Lord Stern, who produced the Stern report for the UK government on the economics of climate change, explains it like this,

We will have to pump up demand – by cutting taxes and increasing transfer payments and making investments that can take place quickly and are labour-intensive – all of those will matter. But we should be thinking about these things in a way that can start to drive forward a form of growth that is really well-founded and sustainable.[6]

Currently in the UK what the treasury defines as Environmental goods and services grew from £16b to £25b between 2001-4, employing 400,000 people.[7] However Stern recommends that,

it extends to new types of cars and other transport, new building materials and designs, energy transmission systems, new packaging for retailers, the redesign of manufacturing techniques, different farming methods, and a host of other developments in nearly all sectors of the economy

[1] FT December 1 2008

[5] Tyndall Centre for Climate Change Control

[7] The UK economy, analysis of long-term performance and strategic challenges march 2008 HM Treasury p33

The ‘tarnished’ spirit of free enterprise

11 02 2009


The recession is a crisis of politics

11 02 2009

 One way of understanding the recession is to see it as economics catching up with politics. I mean this in the sense that, just as politics and political leadership have been in decline for many years, now business leaders, bankers and  economists have all been revealed along with politicians as lacking any real grasp of what is happening and what can be done to resolve it.

The latest part of my white paper on the UK economy after the recession looks at the weak and narrow political responses to the recession and how these are feeding public apathy.



The UK economy after the recession-Part 6

11 02 2009

Political responses to the recession

For a long period after the financial crisis began the government’s only intervention was to bail out Northern Rock. There was no attempt to boost the economy through fiscal means, as the US government attempted via tax rebates in early 2008. Nor was there any recognition of the need to cut interest rates until the autumn of 2008. The predominant attitude was that the market should be allowed to sort itself out, thus continuing the managerial approach to the economy which has typified New Labour.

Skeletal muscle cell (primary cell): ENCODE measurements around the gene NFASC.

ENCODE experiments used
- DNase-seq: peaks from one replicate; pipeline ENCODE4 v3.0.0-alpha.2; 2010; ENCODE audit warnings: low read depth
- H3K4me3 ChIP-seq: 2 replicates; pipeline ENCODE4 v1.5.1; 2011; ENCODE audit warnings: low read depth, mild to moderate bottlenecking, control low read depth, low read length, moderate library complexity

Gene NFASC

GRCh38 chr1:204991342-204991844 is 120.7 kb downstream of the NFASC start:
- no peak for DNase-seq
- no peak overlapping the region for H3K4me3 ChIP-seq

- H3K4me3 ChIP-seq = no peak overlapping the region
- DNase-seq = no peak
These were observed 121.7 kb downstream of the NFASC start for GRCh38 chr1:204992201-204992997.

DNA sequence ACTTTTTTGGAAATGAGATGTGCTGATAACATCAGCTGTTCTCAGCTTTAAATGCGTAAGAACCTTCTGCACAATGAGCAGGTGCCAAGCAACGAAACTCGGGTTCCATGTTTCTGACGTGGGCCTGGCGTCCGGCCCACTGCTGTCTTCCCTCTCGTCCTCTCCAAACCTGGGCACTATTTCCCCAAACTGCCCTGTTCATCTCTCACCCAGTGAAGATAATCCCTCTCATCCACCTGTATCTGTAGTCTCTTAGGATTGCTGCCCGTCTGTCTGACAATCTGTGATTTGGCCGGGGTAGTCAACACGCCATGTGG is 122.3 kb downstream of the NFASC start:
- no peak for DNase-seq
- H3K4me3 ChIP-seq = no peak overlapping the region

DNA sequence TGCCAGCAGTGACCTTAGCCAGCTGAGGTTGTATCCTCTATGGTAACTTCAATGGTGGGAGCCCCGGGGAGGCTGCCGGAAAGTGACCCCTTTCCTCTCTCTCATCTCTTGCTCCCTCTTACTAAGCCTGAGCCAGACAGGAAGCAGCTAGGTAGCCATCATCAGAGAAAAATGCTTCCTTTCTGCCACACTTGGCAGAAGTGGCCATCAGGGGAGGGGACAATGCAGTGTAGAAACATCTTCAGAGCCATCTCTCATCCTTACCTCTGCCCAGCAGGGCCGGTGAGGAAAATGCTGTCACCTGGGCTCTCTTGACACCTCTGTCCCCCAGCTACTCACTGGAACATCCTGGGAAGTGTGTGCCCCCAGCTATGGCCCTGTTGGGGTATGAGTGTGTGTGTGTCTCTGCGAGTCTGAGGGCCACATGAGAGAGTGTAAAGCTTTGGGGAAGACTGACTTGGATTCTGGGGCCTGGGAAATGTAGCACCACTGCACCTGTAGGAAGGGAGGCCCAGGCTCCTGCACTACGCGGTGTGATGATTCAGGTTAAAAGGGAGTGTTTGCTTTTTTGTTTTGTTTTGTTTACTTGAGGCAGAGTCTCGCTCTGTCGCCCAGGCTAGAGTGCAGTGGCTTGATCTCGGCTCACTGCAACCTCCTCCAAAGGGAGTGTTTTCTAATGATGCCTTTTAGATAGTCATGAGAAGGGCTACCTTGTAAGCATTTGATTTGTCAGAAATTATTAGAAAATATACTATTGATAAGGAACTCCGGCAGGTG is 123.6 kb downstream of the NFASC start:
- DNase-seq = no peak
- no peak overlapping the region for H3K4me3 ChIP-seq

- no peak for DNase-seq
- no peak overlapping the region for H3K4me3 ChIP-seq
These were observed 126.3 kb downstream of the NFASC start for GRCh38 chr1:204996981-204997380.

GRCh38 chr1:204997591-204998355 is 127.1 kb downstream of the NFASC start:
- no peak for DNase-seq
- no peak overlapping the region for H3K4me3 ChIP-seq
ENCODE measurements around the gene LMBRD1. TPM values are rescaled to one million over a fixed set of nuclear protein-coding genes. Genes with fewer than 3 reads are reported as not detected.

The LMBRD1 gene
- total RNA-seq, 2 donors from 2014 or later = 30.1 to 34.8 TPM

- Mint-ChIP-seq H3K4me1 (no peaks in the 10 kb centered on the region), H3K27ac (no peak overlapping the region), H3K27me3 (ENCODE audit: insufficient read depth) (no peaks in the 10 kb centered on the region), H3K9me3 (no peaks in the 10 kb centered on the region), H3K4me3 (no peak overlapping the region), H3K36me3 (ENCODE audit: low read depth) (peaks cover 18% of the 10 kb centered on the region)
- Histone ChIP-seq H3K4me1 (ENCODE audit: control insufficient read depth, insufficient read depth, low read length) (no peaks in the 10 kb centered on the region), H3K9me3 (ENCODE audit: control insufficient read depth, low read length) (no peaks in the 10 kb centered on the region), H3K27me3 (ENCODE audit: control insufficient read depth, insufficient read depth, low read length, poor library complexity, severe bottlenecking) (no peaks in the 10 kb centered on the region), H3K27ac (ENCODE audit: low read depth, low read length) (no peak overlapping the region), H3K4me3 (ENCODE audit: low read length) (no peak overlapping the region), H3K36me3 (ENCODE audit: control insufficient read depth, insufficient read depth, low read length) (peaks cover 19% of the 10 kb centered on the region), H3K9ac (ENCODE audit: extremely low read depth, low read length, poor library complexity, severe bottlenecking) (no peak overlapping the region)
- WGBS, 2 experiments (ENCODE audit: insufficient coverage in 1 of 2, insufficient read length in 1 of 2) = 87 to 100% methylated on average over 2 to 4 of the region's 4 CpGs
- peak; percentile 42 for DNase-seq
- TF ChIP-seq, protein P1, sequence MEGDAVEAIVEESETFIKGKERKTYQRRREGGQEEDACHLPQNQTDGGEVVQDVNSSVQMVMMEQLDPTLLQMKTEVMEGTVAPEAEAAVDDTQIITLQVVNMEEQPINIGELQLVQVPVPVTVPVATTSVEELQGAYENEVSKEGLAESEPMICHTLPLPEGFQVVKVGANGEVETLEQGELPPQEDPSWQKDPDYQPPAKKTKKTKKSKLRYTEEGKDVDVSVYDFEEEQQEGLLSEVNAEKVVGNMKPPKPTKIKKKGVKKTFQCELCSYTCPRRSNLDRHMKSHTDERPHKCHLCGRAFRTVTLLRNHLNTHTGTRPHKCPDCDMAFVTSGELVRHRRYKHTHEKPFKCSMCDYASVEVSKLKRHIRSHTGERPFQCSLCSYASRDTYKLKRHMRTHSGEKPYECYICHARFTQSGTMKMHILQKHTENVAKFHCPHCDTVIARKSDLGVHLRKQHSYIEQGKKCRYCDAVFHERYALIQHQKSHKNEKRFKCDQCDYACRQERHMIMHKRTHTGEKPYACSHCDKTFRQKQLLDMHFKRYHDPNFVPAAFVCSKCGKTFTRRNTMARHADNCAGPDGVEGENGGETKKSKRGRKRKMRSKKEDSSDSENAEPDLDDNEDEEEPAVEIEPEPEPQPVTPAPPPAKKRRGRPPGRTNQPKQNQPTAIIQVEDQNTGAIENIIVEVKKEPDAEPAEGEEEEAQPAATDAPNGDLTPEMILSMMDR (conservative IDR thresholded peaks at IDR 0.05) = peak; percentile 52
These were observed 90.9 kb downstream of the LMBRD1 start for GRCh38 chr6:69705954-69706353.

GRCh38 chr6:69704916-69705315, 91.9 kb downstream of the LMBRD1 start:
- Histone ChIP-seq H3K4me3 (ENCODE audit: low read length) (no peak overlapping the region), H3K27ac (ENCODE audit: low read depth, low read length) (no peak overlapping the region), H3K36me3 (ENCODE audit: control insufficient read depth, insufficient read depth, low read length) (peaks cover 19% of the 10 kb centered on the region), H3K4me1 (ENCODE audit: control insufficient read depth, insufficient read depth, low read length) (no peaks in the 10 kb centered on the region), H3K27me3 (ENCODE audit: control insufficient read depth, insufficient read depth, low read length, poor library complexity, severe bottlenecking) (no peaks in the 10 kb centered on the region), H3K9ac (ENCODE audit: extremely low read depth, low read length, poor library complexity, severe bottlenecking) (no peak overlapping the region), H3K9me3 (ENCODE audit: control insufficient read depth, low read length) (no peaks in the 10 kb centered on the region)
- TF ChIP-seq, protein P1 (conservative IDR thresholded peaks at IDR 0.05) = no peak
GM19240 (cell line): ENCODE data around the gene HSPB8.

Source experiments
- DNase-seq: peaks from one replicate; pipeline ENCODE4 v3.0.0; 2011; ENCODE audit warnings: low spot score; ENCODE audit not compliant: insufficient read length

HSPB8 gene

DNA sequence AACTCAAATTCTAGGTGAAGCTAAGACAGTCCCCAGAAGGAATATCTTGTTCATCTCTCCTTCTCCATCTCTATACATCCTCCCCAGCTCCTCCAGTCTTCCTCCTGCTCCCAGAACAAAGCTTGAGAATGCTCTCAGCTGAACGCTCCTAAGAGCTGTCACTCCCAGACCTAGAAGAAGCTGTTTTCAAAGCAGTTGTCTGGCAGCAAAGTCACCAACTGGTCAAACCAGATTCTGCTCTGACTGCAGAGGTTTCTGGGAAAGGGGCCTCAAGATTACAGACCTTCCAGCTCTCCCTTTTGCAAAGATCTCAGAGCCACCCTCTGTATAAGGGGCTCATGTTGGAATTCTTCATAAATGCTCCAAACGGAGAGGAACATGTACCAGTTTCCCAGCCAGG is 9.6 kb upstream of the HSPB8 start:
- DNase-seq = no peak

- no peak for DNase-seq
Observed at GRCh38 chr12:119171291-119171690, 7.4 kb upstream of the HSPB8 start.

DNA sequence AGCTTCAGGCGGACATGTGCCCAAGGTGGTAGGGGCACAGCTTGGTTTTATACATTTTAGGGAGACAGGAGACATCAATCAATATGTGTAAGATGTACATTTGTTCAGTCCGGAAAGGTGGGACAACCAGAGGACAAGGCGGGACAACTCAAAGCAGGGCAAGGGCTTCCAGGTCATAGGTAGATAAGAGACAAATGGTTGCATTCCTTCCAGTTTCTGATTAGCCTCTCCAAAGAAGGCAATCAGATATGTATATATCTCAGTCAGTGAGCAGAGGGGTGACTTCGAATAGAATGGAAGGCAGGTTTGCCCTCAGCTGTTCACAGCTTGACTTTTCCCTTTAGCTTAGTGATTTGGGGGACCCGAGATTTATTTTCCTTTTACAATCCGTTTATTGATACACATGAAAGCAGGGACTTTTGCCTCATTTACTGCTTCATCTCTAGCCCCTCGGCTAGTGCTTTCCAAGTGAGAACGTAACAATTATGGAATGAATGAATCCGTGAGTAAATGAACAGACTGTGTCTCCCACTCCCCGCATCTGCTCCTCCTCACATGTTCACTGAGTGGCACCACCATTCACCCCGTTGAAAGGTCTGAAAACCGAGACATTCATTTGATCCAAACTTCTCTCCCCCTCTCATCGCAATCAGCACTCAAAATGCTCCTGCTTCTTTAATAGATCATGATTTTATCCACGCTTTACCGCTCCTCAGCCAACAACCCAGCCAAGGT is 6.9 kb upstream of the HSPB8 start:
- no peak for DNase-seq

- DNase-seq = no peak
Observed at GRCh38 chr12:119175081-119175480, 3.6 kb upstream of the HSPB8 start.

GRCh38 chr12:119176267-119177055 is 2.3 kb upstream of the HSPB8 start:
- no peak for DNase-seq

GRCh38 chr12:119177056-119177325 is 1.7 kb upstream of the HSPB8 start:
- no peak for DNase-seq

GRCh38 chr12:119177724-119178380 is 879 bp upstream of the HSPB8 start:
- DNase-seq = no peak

The failure of leadership during the recession has roots in the decline of politics. For example, an out of touch political establishment was afraid that inflation would provoke struggles for higher wages, thus leading to a delay in making interest rate cuts beyond what was desirable.

Since the onset of the recession proper in the last quarter of 2008 most public discussion has largely taken place around the issue of consumption rather than production, with the emphasis on stimulating consumption via public spending.

 Too little consumption?

The essential message can be summarised in three sentences: if an entire nation decides to cut spending and increase saving at the same time, the result is not an increase in saving but an increase in unemployment. This means that households can only increase their savings or reduce their debts if someone else spends and borrows more to keep the economy afloat – and in a recession that normally has to be government. And finally a government that spends and borrows in a recession can usually repay much of this borrowing without raising tax rates, because recovery automatically yields higher revenues and reduces spending on the unemployed. 1


Now that the recession has become real, the government has been panicked into action on both the fiscal stimulus side and on interest rates. Almost overnight its rhetoric shifted from ‘hands off’ to a fully fledged neo-keynesianism.

Amidst a lot of talk about ‘putting the fire out first’ the government’s explicit approach is to restore lending to 2007 levels and to try to pump up the housing market again. Critics of this approach, such as Tory leader David Cameron, have focused on the likelihood that this will lead to necessary cuts in public spending in the future.

Or too much?